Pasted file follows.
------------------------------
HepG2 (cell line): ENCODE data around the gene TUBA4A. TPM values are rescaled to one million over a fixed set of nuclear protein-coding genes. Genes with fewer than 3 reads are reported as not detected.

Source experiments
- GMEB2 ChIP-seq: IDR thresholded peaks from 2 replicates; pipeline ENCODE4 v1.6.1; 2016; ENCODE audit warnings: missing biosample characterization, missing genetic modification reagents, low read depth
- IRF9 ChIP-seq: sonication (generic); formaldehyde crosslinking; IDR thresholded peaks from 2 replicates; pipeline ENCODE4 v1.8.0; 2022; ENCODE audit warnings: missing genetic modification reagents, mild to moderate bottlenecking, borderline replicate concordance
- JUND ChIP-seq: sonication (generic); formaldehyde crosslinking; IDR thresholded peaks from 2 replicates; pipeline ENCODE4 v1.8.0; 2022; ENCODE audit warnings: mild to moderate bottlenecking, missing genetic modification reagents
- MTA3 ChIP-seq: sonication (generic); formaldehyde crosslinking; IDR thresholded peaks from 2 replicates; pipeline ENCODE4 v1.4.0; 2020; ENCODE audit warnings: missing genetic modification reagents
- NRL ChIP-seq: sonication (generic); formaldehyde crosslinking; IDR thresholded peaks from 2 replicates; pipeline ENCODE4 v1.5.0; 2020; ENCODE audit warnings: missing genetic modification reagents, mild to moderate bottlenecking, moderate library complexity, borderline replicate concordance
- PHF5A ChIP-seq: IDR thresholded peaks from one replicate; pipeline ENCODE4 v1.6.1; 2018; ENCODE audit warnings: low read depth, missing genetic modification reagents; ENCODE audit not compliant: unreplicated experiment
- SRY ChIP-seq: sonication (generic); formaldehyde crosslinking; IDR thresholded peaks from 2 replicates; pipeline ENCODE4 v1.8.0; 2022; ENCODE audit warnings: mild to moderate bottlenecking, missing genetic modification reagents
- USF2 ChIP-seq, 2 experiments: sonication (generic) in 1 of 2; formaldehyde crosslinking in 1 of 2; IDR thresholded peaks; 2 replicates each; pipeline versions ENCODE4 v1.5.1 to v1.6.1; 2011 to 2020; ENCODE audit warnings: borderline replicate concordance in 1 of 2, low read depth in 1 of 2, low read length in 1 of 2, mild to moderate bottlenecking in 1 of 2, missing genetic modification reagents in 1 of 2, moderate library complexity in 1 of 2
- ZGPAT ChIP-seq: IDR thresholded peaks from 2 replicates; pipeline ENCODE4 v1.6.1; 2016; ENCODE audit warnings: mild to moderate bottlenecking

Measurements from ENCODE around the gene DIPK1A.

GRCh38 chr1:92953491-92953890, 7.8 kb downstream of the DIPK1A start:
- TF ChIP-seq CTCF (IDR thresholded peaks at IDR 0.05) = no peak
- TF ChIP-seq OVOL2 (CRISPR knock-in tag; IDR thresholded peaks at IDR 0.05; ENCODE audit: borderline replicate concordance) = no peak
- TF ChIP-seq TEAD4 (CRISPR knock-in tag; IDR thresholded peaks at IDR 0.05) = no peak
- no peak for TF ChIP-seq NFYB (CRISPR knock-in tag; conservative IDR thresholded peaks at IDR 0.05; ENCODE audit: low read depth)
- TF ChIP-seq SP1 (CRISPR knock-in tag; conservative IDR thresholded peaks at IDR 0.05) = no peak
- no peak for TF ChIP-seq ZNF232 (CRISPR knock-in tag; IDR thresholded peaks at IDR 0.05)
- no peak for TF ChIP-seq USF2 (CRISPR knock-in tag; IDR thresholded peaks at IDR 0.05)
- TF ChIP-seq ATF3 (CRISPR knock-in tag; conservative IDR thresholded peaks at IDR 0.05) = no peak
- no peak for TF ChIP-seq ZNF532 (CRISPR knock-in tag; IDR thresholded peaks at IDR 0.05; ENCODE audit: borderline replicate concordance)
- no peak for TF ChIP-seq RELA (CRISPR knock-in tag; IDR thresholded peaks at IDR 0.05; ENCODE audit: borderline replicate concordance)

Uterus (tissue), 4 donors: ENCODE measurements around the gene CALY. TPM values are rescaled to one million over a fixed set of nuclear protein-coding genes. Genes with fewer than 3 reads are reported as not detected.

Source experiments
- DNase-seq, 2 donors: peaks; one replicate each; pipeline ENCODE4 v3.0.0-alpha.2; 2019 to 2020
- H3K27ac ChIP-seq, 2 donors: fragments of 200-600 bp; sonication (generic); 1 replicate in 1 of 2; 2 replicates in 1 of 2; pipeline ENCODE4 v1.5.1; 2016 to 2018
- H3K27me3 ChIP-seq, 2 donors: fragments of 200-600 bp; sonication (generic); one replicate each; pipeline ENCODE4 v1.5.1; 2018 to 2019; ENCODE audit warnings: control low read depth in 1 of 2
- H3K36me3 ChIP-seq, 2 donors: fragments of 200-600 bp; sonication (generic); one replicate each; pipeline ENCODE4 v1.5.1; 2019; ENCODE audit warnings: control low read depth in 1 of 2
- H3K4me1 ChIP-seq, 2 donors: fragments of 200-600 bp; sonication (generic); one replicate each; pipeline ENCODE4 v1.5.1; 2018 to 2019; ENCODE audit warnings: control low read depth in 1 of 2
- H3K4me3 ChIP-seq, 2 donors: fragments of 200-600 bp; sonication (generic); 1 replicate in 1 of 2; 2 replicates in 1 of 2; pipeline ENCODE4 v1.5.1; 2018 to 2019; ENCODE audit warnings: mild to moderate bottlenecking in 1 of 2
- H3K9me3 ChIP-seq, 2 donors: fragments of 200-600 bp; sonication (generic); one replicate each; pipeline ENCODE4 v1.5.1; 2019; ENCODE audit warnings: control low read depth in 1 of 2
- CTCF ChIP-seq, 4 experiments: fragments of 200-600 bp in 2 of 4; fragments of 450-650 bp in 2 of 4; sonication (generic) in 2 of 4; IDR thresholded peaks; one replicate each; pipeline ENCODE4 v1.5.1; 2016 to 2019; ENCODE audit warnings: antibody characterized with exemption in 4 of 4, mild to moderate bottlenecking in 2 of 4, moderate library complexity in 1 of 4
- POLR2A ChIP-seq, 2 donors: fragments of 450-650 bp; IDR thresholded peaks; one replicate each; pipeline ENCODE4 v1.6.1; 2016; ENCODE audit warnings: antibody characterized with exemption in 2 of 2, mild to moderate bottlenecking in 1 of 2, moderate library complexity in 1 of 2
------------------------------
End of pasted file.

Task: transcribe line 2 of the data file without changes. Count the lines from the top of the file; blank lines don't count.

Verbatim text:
Source experiments